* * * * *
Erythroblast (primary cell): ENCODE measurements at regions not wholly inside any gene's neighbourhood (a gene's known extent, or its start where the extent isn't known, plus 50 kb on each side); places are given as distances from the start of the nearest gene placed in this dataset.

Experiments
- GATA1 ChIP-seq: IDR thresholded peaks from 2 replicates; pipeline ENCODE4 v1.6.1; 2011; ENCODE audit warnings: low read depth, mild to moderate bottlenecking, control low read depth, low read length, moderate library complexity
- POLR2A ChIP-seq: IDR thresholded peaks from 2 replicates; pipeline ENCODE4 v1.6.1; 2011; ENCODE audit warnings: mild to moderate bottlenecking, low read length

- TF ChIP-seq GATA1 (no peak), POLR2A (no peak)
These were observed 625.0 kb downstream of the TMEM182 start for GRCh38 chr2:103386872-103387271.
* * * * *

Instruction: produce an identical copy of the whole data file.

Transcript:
Erythroblast (primary cell): ENCODE measurements at regions not wholly inside any gene's neighbourhood (a gene's known extent, or its start where the extent isn't known, plus 50 kb on each side); places are given as distances from the start of the nearest gene placed in this dataset.

Experiments
- GATA1 ChIP-seq: IDR thresholded peaks from 2 replicates; pipeline ENCODE4 v1.6.1; 2011; ENCODE audit warnings: low read depth, mild to moderate bottlenecking, control low read depth, low read length, moderate library complexity
- POLR2A ChIP-seq: IDR thresholded peaks from 2 replicates; pipeline ENCODE4 v1.6.1; 2011; ENCODE audit warnings: mild to moderate bottlenecking, low read length

- TF ChIP-seq GATA1 (no peak), POLR2A (no peak)
These were observed 625.0 kb downstream of the TMEM182 start for GRCh38 chr2:103386872-103387271.